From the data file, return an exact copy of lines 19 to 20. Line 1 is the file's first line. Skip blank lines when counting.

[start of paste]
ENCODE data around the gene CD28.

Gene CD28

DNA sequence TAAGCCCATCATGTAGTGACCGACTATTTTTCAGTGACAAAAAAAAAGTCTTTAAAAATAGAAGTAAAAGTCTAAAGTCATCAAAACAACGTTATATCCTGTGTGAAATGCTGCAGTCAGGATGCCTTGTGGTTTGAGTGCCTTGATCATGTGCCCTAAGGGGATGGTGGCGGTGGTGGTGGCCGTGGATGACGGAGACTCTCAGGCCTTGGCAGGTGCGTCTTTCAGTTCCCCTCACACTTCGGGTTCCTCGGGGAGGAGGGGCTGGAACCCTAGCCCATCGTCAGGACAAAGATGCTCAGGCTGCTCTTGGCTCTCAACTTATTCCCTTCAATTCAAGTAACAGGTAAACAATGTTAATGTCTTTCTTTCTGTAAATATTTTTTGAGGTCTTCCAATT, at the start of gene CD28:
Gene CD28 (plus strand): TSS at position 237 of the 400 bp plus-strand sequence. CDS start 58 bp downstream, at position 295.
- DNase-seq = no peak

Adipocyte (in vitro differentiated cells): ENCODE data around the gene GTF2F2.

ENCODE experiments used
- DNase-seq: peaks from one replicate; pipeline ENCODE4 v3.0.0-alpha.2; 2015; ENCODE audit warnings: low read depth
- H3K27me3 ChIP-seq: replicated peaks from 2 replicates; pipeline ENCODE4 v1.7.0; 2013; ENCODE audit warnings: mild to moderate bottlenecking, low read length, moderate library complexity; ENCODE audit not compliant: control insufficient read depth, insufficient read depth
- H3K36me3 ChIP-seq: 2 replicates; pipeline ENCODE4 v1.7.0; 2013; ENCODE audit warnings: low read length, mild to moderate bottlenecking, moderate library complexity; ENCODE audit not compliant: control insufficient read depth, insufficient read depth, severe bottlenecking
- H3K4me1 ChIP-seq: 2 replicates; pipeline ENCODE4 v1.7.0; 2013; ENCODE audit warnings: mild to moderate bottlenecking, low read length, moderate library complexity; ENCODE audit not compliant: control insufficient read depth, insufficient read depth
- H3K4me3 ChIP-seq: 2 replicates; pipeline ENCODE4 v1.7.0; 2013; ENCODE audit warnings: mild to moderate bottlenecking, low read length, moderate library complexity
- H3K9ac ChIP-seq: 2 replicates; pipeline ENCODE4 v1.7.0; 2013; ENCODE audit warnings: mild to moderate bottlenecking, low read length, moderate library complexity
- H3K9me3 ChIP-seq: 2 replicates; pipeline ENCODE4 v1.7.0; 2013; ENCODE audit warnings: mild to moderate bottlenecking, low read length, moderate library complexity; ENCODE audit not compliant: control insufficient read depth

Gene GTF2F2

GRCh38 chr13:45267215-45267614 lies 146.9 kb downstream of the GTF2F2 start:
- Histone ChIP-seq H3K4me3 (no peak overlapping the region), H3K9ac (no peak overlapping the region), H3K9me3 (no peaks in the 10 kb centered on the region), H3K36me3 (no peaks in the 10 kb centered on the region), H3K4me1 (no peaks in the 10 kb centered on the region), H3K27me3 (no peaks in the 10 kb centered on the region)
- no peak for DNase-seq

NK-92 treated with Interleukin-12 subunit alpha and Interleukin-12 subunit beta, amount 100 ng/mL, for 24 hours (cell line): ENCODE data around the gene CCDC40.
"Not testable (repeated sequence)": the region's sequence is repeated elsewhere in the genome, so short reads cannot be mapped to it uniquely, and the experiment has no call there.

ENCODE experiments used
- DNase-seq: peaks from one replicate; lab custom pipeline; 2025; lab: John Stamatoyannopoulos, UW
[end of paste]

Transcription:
NK-92 treated with Interleukin-12 subunit alpha and Interleukin-12 subunit beta, amount 100 ng/mL, for 24 hours (cell line): ENCODE data around the gene CCDC40.
"Not testable (repeated sequence)": the region's sequence is repeated elsewhere in the genome, so short reads cannot be mapped to it uniquely, and the experiment has no call there.